Faculty sponsor, Catalin Teodoriu, and graduate student Adonis Ichim brought the group to the FOREN2016 conference, which is the annual meeting of the Romanian National Committee of World Energy Council, in Costinesti, located on the shores of the Black Sea. Teodoriu and Ichim presented two papers together and Teodoriu was a round table presenter, as well.
Study abroad participant Jerry Lessley gives us a synopsis of Teodoriu’s round table discussion:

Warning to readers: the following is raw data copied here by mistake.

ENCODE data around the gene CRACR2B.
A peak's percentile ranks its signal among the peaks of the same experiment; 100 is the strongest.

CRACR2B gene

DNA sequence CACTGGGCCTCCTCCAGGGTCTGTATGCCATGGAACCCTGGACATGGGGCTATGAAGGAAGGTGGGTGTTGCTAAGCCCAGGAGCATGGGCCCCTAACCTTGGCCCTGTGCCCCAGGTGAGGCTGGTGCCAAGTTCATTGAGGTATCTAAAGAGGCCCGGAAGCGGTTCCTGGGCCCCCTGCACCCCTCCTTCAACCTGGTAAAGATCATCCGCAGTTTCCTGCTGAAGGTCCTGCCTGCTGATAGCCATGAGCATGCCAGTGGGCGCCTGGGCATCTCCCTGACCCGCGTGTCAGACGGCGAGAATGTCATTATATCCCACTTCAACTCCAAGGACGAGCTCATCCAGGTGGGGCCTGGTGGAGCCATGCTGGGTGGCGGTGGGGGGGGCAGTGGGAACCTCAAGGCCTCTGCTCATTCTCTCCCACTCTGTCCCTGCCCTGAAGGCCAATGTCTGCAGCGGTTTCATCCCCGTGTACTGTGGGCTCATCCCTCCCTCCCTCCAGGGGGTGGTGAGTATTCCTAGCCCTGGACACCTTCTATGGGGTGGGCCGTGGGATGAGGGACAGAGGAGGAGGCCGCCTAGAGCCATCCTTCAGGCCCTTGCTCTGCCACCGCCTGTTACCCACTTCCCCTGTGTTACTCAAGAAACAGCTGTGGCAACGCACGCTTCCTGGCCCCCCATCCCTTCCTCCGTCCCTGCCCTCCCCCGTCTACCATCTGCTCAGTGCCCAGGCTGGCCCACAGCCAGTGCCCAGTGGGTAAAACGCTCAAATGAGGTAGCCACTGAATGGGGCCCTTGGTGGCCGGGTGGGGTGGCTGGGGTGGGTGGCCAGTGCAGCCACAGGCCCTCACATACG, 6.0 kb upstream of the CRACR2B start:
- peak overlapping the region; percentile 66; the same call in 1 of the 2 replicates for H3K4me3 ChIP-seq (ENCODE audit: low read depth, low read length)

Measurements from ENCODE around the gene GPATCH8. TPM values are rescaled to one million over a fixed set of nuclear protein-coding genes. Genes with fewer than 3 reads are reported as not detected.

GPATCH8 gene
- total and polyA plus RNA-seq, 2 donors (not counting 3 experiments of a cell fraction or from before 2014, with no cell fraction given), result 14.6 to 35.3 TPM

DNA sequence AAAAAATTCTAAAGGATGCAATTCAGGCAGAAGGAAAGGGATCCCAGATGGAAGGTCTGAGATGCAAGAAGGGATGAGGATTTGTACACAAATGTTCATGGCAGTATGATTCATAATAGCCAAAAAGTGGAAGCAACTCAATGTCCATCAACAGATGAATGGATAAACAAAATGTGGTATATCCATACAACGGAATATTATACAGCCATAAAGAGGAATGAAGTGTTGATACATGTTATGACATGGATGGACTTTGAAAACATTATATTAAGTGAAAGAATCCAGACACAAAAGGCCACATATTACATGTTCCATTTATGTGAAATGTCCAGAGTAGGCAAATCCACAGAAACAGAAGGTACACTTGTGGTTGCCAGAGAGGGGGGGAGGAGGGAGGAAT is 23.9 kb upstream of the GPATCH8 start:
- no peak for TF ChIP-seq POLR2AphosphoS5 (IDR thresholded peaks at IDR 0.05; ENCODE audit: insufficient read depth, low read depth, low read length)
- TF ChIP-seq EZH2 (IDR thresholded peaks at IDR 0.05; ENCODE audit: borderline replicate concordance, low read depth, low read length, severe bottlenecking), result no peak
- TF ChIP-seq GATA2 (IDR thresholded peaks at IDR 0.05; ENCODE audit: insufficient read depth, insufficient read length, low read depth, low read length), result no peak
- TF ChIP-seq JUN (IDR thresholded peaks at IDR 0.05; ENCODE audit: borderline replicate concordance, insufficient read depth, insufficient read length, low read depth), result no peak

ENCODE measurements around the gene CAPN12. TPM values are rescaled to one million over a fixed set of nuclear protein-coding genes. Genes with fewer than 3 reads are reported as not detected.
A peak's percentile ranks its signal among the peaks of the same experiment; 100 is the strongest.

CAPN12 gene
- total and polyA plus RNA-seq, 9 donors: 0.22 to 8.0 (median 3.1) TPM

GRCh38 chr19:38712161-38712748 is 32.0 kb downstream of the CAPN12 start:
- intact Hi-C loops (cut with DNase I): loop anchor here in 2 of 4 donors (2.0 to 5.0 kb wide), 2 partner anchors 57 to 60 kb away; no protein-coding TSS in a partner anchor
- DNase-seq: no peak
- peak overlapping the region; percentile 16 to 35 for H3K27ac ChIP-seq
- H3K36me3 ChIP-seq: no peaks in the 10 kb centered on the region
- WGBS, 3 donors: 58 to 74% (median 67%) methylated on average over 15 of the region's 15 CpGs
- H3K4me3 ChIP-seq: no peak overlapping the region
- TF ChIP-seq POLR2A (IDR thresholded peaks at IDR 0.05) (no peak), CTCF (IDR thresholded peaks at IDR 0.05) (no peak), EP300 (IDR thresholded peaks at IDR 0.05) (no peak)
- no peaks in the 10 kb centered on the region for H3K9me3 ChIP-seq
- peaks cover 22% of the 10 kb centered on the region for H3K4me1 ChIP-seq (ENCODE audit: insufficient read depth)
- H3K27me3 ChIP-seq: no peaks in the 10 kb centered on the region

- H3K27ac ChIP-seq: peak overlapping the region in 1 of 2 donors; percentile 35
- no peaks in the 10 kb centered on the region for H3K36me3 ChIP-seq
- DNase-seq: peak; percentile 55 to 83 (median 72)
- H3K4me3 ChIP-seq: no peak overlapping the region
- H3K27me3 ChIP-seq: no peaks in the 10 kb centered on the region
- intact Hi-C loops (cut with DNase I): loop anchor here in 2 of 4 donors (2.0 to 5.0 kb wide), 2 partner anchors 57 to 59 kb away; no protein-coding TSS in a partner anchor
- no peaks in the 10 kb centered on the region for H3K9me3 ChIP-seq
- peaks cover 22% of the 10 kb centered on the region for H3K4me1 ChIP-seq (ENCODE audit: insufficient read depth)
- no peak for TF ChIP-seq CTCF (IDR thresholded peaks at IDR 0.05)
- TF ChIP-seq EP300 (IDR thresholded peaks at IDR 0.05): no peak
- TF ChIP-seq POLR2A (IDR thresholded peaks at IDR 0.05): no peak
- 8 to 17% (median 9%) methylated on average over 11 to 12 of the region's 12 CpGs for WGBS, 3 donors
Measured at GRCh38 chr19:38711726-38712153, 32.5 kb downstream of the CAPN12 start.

At the conference there was a round table discussion about education and, more specifically, masters programs. Some wonder whether Romania’s current curriculum is the best way to prepare students to work in the industry or if there is a more cost efficient system. Dr. Catalin Teodoriu compared the curriculum from different universities around the world. Currently, the University of Oil and Gas (UPG) in Ploiesti, Romania has a two-year masters program after four years of undergrad. This is similar to both Texas A&M and the University of Oklahoma (OU) but varies drastically from the Imperial College of London, which has the most complex masters program among the five schools he discussed. There, a student will meet all of the requirements for a masters in petroleum engineering in just a year by going through a rigorous cycle of learning a full course over only three weeks and then taking an exam before starting a new course. Dr. Teodoriu also noted that at UPG students get their bachelor’s degree in a specific area instead of just a general petroleum engineering degree and then go on to get a masters degree in another related discipline. At Texas A&M students take the same core classes but also have the flexibility to choose different electives in order to add more of a focus to their degree. Teodoriu discussed OU’s natural gas masters program, and how beneficial it is for students to be exposed to as many disciplines as possible in order to work well in the field. In his words, “First and foremost, you are an engineer. You are a petroleum engineer second.”